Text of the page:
When an art museum has a collection of more than 65,000 objects, it isn’t surprising that many of them wind up hidden in storage. Sometimes complete collections are stowed there, rarely if ever seen or studied.
That was the case with Cincinnati Art Museum’s Japanese art when Asian Art Curator Hou-mei Sung arrived in 2002. Sung, who has a doctorate in museum studies and Asian art history from Case Western Reserve, discovered that her holdings included roughly 3,000 objects from Japan.
“I didn’t even know we had a Japanese art collection because most of it had never been published or displayed or organized, and some were not even accessioned,” she says. “Part of the reason is we didn’t have a Japanese gallery, so we sometimes just put one or two things out at the end of the Asian galleries. So I started to research.”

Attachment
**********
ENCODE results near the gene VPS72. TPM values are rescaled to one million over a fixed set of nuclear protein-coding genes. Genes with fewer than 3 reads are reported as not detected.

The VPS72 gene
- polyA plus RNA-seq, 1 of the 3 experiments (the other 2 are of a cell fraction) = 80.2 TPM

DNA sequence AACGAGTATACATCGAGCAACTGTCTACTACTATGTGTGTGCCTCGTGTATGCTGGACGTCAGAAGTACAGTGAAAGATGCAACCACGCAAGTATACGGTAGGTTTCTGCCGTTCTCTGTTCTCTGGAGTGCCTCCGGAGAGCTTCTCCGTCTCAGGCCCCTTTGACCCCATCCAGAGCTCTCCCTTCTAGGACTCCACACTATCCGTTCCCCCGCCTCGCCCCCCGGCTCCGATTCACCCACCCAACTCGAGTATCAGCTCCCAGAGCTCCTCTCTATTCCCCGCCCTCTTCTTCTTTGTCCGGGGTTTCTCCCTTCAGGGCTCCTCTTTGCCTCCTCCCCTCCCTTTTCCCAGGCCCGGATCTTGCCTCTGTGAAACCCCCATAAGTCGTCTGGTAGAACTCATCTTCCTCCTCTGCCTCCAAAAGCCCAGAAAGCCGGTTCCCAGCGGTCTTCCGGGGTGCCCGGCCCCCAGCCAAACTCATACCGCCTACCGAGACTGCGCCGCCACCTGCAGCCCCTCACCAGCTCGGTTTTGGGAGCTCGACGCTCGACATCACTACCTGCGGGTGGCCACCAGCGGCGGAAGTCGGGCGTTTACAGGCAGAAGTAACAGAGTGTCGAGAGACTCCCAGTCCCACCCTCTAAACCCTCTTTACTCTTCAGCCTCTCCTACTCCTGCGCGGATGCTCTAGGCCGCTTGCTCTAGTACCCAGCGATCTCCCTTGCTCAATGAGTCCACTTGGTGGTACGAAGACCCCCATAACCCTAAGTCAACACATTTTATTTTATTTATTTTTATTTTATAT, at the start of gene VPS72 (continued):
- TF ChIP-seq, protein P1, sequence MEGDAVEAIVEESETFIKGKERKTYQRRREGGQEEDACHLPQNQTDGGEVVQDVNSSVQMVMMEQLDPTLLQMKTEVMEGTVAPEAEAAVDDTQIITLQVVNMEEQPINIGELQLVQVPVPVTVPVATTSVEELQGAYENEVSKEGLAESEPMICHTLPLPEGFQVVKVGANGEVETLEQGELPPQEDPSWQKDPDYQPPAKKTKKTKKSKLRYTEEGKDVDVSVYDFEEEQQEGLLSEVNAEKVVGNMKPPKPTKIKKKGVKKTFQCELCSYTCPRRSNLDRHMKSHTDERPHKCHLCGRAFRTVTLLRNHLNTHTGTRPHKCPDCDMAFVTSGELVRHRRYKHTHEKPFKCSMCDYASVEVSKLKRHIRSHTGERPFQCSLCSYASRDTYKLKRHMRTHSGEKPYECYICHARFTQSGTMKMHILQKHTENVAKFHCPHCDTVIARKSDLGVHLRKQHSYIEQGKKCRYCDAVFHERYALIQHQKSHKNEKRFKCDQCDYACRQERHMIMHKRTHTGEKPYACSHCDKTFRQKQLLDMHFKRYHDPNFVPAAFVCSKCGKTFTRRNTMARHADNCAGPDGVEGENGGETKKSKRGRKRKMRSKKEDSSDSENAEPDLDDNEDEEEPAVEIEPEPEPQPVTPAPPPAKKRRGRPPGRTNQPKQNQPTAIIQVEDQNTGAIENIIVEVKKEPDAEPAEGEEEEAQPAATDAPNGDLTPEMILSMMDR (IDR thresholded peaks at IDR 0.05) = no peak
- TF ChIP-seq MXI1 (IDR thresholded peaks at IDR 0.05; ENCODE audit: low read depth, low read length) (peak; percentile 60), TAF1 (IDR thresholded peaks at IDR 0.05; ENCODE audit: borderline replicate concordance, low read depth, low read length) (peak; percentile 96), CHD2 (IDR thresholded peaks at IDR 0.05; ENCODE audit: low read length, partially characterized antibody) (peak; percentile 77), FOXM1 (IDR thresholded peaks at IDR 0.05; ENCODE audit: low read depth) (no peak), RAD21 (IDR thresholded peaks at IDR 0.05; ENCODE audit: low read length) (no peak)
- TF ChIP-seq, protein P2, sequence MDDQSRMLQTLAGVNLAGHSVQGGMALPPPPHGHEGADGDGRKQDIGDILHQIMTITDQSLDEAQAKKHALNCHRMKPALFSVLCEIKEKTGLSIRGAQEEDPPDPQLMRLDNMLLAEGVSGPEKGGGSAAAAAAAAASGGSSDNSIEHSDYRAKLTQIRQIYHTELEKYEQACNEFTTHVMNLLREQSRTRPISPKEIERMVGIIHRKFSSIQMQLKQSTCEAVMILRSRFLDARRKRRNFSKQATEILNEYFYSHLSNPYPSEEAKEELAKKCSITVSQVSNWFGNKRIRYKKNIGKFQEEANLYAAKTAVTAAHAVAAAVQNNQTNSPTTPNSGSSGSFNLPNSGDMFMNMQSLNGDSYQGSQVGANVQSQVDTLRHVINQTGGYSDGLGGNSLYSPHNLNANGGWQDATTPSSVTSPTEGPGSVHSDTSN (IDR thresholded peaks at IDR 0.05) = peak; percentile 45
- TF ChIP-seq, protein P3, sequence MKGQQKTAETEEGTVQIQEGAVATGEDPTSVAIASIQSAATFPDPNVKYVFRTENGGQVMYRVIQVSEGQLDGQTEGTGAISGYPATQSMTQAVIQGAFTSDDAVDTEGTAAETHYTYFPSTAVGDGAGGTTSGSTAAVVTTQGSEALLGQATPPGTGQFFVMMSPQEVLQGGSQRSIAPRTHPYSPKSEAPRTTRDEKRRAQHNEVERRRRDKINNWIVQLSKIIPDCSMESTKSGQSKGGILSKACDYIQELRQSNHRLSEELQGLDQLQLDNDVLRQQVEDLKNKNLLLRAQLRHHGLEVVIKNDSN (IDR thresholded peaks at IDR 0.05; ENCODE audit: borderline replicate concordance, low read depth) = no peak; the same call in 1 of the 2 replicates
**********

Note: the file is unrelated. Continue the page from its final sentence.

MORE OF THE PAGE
The culmination of that long, meticulous effort will be seen in Masterpieces of Japanese Art (culled from the museum’s collection), accompanied by a catalog showing the 100 objects in the show and telling the stories behind their histories. Those objects include paintings, screens, prints, ceramics, lacquer and metal wares, ivory carvings, arms and armor, cloisonné, dolls, masks, costumes and textiles.
Through Aug. 30. Free. Cincinnati Art Museum, Mount Adams, cincinnatiartmuseum.org.